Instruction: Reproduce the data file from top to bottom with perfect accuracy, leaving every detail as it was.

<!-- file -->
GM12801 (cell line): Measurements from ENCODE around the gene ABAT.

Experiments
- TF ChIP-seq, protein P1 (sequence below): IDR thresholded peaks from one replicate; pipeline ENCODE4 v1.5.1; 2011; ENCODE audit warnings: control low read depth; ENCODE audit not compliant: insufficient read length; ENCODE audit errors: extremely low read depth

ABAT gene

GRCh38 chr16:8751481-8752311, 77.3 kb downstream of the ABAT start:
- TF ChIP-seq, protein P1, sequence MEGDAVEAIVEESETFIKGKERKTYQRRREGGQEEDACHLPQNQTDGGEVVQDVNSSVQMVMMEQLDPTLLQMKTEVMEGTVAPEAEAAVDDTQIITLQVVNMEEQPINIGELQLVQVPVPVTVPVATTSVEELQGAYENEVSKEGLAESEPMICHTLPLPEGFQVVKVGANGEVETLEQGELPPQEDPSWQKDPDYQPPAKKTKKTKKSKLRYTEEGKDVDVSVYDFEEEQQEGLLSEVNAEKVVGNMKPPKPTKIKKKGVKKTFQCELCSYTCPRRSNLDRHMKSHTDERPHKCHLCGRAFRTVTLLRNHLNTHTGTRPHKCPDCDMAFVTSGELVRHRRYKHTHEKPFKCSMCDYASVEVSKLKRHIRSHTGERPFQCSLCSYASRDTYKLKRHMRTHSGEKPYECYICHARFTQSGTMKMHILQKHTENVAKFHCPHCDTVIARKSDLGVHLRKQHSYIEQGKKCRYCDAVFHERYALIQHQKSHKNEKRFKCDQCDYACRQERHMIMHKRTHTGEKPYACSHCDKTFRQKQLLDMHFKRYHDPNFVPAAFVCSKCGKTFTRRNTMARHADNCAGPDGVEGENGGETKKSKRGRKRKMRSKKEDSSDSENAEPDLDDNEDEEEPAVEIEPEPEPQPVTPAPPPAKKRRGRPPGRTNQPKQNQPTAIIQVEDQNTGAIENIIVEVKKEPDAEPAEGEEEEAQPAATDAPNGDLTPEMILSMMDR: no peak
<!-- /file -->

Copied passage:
GM12801 (cell line): Measurements from ENCODE around the gene ABAT.

Experiments
- TF ChIP-seq, protein P1 (sequence below): IDR thresholded peaks from one replicate; pipeline ENCODE4 v1.5.1; 2011; ENCODE audit warnings: control low read depth; ENCODE audit not compliant: insufficient read length; ENCODE audit errors: extremely low read depth

ABAT gene

GRCh38 chr16:8751481-8752311, 77.3 kb downstream of the ABAT start:
- TF ChIP-seq, protein P1, sequence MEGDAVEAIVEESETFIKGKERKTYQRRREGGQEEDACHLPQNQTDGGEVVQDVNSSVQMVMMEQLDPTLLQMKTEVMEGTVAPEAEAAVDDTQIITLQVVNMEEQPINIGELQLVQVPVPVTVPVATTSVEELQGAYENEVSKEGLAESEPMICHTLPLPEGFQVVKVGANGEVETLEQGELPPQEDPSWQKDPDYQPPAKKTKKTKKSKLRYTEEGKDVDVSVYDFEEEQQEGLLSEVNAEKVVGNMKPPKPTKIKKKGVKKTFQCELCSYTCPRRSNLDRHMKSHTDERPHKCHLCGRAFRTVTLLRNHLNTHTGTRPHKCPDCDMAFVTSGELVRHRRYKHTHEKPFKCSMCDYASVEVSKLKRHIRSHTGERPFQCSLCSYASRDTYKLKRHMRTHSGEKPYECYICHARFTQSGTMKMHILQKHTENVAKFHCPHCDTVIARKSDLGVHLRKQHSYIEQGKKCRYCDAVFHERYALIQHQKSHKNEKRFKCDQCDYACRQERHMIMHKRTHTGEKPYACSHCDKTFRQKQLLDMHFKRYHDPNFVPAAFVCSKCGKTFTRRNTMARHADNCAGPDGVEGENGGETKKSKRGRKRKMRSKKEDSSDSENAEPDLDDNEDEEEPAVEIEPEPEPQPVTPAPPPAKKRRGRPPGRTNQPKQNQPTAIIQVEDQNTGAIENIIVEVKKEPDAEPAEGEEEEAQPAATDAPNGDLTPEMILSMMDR: no peak